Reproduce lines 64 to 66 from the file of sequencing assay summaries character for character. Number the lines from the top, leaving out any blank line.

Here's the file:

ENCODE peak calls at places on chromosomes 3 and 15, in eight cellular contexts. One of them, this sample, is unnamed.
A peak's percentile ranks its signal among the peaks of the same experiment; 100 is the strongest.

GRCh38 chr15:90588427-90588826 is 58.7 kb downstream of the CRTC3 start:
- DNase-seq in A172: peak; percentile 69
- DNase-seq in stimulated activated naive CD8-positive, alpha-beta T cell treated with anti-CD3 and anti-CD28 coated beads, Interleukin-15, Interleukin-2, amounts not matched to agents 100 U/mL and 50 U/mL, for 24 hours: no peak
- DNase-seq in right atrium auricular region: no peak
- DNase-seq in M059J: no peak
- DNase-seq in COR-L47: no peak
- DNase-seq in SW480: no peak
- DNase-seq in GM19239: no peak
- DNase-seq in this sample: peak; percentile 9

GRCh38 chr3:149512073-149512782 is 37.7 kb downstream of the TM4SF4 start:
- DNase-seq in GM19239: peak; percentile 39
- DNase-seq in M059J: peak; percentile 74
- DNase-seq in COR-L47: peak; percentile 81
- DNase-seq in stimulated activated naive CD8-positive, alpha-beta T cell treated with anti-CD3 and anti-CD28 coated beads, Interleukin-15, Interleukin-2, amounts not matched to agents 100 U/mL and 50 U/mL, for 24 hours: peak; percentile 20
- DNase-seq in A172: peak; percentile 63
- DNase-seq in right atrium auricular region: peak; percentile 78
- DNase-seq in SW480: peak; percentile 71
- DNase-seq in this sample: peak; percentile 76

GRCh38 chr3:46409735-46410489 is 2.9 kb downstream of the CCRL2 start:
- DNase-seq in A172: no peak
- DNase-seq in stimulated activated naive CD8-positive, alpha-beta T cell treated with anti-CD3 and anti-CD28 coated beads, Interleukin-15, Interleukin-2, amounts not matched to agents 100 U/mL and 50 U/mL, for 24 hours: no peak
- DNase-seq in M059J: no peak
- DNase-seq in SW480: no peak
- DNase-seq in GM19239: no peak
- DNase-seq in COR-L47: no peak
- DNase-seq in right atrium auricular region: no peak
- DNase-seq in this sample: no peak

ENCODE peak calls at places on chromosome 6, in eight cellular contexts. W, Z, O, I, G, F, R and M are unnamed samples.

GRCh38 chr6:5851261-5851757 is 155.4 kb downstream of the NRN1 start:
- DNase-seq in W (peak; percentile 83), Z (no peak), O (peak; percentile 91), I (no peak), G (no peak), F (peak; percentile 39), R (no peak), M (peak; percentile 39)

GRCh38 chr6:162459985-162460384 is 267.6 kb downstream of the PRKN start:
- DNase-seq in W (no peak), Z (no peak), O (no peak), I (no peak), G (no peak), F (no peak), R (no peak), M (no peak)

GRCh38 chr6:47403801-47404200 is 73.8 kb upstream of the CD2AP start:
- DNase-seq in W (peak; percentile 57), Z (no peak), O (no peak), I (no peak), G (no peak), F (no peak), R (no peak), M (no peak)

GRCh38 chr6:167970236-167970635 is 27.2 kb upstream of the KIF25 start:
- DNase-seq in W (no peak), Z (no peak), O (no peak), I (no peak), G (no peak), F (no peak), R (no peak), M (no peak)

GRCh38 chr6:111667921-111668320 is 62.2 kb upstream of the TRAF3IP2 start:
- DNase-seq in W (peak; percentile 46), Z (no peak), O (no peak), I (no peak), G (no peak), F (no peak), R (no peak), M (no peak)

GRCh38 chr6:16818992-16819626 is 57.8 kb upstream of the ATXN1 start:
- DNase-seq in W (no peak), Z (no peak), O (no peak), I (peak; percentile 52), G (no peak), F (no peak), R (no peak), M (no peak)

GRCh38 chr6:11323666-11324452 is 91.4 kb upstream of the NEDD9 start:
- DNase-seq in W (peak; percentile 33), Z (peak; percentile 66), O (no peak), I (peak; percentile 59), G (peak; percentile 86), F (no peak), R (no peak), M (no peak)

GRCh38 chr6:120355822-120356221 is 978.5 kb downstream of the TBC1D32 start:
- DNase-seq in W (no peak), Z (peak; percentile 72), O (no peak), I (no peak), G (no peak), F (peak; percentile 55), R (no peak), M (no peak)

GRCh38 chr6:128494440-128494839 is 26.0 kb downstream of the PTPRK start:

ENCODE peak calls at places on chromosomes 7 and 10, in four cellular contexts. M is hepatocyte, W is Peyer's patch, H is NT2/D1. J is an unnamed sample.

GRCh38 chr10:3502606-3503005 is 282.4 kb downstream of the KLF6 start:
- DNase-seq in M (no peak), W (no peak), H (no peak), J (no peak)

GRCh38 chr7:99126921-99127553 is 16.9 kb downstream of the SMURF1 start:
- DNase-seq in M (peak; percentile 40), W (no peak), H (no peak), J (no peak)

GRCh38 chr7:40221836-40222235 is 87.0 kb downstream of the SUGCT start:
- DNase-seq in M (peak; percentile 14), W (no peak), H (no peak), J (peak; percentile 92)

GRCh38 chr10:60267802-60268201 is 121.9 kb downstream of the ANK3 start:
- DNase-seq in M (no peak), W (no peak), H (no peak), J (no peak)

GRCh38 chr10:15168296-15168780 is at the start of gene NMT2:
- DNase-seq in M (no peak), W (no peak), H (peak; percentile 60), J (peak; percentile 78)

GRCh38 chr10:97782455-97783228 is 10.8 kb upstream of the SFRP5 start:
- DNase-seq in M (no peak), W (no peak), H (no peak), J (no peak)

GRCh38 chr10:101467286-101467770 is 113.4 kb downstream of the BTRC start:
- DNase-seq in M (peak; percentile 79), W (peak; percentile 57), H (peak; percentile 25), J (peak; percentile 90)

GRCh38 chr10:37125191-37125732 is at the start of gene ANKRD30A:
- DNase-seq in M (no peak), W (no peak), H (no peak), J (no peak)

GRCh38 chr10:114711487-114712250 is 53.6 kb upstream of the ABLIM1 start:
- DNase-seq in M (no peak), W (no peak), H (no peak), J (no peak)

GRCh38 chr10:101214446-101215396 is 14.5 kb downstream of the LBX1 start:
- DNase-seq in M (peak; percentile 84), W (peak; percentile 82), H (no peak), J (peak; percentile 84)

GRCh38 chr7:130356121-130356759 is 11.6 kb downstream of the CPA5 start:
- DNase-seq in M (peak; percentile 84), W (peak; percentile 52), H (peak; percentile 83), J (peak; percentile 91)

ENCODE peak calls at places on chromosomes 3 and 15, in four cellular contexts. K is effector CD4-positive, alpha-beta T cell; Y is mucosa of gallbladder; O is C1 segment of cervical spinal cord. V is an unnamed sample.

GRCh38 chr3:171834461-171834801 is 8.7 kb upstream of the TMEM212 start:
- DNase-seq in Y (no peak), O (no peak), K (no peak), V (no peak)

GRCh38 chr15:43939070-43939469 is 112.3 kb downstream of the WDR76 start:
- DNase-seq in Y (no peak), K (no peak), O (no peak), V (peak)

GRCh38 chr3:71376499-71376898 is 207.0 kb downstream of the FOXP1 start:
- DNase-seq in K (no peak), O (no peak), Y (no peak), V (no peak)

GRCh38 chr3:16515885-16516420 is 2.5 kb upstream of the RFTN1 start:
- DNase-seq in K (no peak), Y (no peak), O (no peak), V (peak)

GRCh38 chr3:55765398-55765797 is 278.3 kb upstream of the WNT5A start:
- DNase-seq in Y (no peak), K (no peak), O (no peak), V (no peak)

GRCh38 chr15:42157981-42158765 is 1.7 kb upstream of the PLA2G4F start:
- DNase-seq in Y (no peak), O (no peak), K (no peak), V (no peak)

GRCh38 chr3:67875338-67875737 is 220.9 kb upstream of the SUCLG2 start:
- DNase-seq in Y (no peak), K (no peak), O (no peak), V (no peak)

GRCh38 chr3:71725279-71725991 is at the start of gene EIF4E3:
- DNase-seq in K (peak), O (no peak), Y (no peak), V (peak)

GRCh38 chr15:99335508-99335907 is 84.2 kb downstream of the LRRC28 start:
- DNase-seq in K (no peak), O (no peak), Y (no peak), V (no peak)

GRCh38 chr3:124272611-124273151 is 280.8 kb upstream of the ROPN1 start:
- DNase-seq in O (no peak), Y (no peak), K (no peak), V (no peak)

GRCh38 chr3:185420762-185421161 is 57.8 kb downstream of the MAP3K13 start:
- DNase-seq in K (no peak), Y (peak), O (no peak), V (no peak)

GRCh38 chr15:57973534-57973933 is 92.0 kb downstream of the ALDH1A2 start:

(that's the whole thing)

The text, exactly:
- DNase-seq in M (no peak), W (no peak), H (no peak), J (no peak)

GRCh38 chr10:114711487-114712250 is 53.6 kb upstream of the ABLIM1 start:
- DNase-seq in M (no peak), W (no peak), H (no peak), J (no peak)